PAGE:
Recently, Starbucks took the trend a step further with its reuseable cups. Sold for $1 apiece, the cups last for about a month, cut down on the company’s paper waste, and offer customers a low-cost way to improve their own carbon footprints. Not surprisingly, they’re also profitable: By reducing waste, Starbucks trims its trash hauling costs. Beyond that, it also drives sales — customers save 10 percent on their refills if they use the cups, a factor that seems likely to lure them in more often.

Sponsored Linksadsonar_placementId=1505951;adsonar_pid=1990767;adsonar_ps=-1;adsonar_zw=242;adsonar_zh=252;adsonar_jv=’ads.tw.adsonar.com’;

Starbucks isn’t the only chain hopping on the reusable trend. Many companies offer pricey reusable mugs, but a growing number are bringing in inexpensive, semi-disposable, reusable vessels. For example, Just Salad, a New York-based chain, offers reusable salad bowls. When customers bring them back in, they get free toppings on their salads.

The key to these sorts of initiatives is that they don’t just benefit the environment: They also benefit the companies that employ them. After all, while Just Salad’s bowls ensure that less plastic makes its way into landfills, they also give customers an added incentive to walk back through its doors at lunchtime. As an increasing number of restaurants discover the profit potential in going green, it will only become easier for consumers to cut

From: http://www.dailyfinance.com/2013/04/22/fast-foods-green-trend-environmentalism/

2 Things Regeneron Investors Need to Watch

By Max Macaluso, Ph.D. and David Williamson, The Motley Fool

Filed under:

From the impact of Obamacare to cutting edge research, biotech buyouts to FDA decisions, The Motley Fool’s health-care team sits down each week to discuss the most fascinating developments in health-care, and their implications for long-term investors. In this week’s edition, the team talks about the coming trend of penalizing unhealthy employees, the importance of drug branding, the avian flu outbreak, one stock investors need to watch, and more.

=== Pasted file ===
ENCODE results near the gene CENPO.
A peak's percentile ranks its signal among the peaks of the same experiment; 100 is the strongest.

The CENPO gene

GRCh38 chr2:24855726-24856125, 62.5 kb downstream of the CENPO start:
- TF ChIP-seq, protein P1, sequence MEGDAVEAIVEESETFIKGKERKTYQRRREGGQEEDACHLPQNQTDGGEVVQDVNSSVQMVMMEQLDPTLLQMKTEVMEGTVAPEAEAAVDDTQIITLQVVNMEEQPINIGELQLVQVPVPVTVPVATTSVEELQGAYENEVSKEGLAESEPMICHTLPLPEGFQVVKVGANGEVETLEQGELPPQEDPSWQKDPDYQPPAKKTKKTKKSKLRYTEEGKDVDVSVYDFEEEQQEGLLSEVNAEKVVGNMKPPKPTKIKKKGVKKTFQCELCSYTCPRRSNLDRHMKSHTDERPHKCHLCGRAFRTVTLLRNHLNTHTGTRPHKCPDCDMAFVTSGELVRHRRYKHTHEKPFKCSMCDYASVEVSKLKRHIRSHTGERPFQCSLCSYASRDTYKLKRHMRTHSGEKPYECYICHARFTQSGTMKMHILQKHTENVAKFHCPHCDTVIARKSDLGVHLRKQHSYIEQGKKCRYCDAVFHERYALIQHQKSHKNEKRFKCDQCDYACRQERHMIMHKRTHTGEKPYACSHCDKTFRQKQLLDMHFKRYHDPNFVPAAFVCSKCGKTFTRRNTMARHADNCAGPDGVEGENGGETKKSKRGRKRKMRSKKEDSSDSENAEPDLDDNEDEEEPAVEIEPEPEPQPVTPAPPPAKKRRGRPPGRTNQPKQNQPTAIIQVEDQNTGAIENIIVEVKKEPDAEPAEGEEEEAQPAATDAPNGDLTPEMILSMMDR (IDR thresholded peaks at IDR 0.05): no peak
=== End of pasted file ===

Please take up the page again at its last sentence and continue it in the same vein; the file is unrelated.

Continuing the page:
In the segment below, health care analyst Max Macaluso discusses two important things he’s watching at biotech company Regeneron .

The best investing approach is to choose great companies and stick with them for the long term. The Motley Fool’s free report “3 Stocks That Will Help You Retire Rich” names stocks that could help you build long-term wealth and retire well, along with some winning wealth-building strategies that every investor should be aware of. Click here now to keep reading.

The relevant video segment can be found between 7:54 and 9:22.

The article 2 Things Regeneron Investors Need to Watch originally appeared on Fool.com.


David Williamson and Max Macaluso, Ph.D. have no position in any stocks mentioned. The Motley Fool has no position in any of the stocks mentioned. Try any of our Foolish newsletter services free for 30 days. We Fools may not all hold the same opinions, but we all believe that considering a diverse range of insights makes us better investors. The Motley Fool has a disclosure policy.

Copyright © 1995 – 2013 The Motley Fool, LLC. All rights reserved. The Motley Fool has a disclosure policy.

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From: http://www.dailyfinance.com/2013/04/18/2-things-regeneron-investors-need-to-watch/

Vivus And Its Diet Pill Get A Needed Break, But Will This Make A Difference?

By Ed Silverman, Contributor

After considerable anticipation, the FDA has finally eased restrictions on how the Vivus diet pill can be made accessible. By amending a Risk Evaluation & Mitigation Strategy, or REMS, Qsymia can now be sold through a network of certified retail pharmacies. The drugmaker plans to active this network in about three months.